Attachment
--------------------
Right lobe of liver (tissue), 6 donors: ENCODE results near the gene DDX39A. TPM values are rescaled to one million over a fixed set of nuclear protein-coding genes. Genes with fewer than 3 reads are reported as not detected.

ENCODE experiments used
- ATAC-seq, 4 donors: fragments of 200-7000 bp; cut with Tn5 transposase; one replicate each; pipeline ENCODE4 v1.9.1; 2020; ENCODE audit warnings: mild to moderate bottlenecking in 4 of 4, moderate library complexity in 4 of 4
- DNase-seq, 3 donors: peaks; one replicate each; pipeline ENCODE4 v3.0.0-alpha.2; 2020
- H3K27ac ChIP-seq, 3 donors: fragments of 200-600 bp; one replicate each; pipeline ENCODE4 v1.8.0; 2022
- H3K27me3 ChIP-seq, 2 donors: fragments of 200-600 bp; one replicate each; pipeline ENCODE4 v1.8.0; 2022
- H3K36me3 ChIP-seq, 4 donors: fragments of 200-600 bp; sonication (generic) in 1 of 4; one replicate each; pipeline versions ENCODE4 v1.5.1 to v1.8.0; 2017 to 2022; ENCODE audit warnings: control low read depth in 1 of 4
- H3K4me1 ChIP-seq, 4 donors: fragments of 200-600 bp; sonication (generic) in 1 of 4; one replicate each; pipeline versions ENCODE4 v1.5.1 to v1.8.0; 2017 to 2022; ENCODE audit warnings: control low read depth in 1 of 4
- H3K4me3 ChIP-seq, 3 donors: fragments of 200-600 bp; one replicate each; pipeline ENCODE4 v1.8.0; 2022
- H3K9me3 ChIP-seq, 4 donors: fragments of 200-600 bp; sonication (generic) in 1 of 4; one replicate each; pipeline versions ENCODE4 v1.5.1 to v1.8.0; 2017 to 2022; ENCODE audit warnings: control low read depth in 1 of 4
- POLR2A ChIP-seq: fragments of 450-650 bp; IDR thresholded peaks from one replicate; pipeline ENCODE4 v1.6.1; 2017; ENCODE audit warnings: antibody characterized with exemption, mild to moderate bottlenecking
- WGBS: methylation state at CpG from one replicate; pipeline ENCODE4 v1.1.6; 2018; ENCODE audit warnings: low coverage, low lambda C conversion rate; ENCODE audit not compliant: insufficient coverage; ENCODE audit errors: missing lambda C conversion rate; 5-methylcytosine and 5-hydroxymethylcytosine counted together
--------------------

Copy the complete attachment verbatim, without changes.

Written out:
Right lobe of liver (tissue), 6 donors: ENCODE results near the gene DDX39A. TPM values are rescaled to one million over a fixed set of nuclear protein-coding genes. Genes with fewer than 3 reads are reported as not detected.

ENCODE experiments used
- ATAC-seq, 4 donors: fragments of 200-7000 bp; cut with Tn5 transposase; one replicate each; pipeline ENCODE4 v1.9.1; 2020; ENCODE audit warnings: mild to moderate bottlenecking in 4 of 4, moderate library complexity in 4 of 4
- DNase-seq, 3 donors: peaks; one replicate each; pipeline ENCODE4 v3.0.0-alpha.2; 2020
- H3K27ac ChIP-seq, 3 donors: fragments of 200-600 bp; one replicate each; pipeline ENCODE4 v1.8.0; 2022
- H3K27me3 ChIP-seq, 2 donors: fragments of 200-600 bp; one replicate each; pipeline ENCODE4 v1.8.0; 2022
- H3K36me3 ChIP-seq, 4 donors: fragments of 200-600 bp; sonication (generic) in 1 of 4; one replicate each; pipeline versions ENCODE4 v1.5.1 to v1.8.0; 2017 to 2022; ENCODE audit warnings: control low read depth in 1 of 4
- H3K4me1 ChIP-seq, 4 donors: fragments of 200-600 bp; sonication (generic) in 1 of 4; one replicate each; pipeline versions ENCODE4 v1.5.1 to v1.8.0; 2017 to 2022; ENCODE audit warnings: control low read depth in 1 of 4
- H3K4me3 ChIP-seq, 3 donors: fragments of 200-600 bp; one replicate each; pipeline ENCODE4 v1.8.0; 2022
- H3K9me3 ChIP-seq, 4 donors: fragments of 200-600 bp; sonication (generic) in 1 of 4; one replicate each; pipeline versions ENCODE4 v1.5.1 to v1.8.0; 2017 to 2022; ENCODE audit warnings: control low read depth in 1 of 4
- POLR2A ChIP-seq: fragments of 450-650 bp; IDR thresholded peaks from one replicate; pipeline ENCODE4 v1.6.1; 2017; ENCODE audit warnings: antibody characterized with exemption, mild to moderate bottlenecking
- WGBS: methylation state at CpG from one replicate; pipeline ENCODE4 v1.1.6; 2018; ENCODE audit warnings: low coverage, low lambda C conversion rate; ENCODE audit not compliant: insufficient coverage; ENCODE audit errors: missing lambda C conversion rate; 5-methylcytosine and 5-hydroxymethylcytosine counted together